Stevie Cameron's On the Farm: Robert William Pickton and the Tragic Story of Vancouver's Missing Women, was published last August after the Supreme Court upheld Pickton's multiple-murder conviction and lifted a publication ban. Cameron sat down for an interview on Oct. 6 while in Vancouver to give a talk in the Downtown Eastside, the troubled neighbourhood from which many of the missing women were abducted.
Cameron is a Toronto-based investigative journalist whose previous books tackled political corruption under Mulroney, as well as his involvement in the Airbus scandal. She has written about politics for the Ottawa Citizen and the Globe and Mail, and hosted The Fifth Estate on CBC. In 1997, she founded Elm Street magazine and assigned the story of Vancouver's missing women to reporter Daniel Wood.
Until 1997, women had been disappearing at a rate of one to five a year. Between 1997 and 1998, that rate spiked to one or two a month. In the town of Coquitlam 30 km east of Vancouver, meanwhile, people were talking about Robert William Pickton ("Willie"). Friends were finding purses and women's i.d. cards in his trailer and telling the police that Pickton may be connected to the disappearances. In late 1997, Sandra Gail Ringwald, whose real name is under a publication ban, escaped Pickton with severe stab wounds. She was interrogated by the RCMP. But the police didn't identify Pickton as a serial killer until 2002.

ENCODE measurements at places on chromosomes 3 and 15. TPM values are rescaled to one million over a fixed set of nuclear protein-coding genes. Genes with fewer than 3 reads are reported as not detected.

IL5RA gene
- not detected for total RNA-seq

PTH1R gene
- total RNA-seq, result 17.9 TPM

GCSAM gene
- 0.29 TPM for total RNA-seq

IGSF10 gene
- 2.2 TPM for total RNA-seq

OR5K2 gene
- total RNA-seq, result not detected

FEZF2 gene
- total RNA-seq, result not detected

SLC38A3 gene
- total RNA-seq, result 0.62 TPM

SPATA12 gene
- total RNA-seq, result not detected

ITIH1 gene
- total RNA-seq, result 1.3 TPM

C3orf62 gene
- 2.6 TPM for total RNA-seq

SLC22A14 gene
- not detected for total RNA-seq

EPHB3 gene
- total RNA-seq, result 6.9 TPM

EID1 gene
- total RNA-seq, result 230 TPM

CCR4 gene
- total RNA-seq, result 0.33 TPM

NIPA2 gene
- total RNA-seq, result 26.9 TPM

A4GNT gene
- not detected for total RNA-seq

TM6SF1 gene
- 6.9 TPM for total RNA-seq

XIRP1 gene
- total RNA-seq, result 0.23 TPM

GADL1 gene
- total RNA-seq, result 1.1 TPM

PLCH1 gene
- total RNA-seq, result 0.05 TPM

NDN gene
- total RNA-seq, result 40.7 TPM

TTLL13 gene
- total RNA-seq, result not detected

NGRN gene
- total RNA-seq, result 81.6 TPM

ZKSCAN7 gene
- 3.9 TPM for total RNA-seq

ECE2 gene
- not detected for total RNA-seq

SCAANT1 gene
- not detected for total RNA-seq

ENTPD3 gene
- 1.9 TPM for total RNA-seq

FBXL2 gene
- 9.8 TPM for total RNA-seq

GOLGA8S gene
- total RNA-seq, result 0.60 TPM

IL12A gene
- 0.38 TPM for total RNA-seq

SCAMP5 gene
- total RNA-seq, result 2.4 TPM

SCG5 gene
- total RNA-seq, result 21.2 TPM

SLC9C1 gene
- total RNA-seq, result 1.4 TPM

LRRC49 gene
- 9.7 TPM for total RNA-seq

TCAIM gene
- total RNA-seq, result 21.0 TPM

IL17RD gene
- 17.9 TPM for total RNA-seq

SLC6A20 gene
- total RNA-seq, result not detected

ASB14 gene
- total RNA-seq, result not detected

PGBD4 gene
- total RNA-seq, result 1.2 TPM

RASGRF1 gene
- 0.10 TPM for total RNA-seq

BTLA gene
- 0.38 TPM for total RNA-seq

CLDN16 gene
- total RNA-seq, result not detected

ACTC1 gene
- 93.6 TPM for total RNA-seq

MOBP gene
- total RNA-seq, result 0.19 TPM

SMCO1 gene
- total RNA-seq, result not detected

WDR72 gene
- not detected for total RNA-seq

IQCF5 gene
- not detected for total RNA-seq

Pickton confessed to 49 murders. The police charged him with 26. On Dec. 9, 2007, he was sentenced to life in prison for murdering six women. Wally Oppal, B.C.'s former Attorney General, was recently appointed to head the Missing Women inquiry into the botched police investigation.
On the Farm's thoroughly researched portrayal of Pickton's modus operandi and of the women's final days makes up for decades of silence. But the gruesome descriptions sometimes verge on sensationalism. This paradox emerges in Helen Polychronakos's interview with Cameron who, while fighting to speak truth to power, can't resist the lure of a good story.
You went from writing about rich and powerful people like Mulroney to writing about some of the country's most disenfranchised, the women of Vancouver's Downtown Eastside. What was it like, shifting gears like that?
It was actually a simple move for me because I was sick of politicians. For 17 years in Toronto I had run a shelter with a food program for homeless people at my church. I have a background in dealing with very troubled, addicted, poor people. So when my agent said, would you be interested in [the Pickton book]? I said, you bet.
What was your biggest challenge in researching the Pickton case?
Having to do it in Vancouver. [Laughs] That was also the attraction. The biggest challenge was not that I was here but that it took so long. I learned a lot about Pickton because I went to the preliminary hearing in Port Coquitlam and that lasted seven months. And then the voir dire started. It was a year of arguing about the evidence. The defence won a huge number of their demands.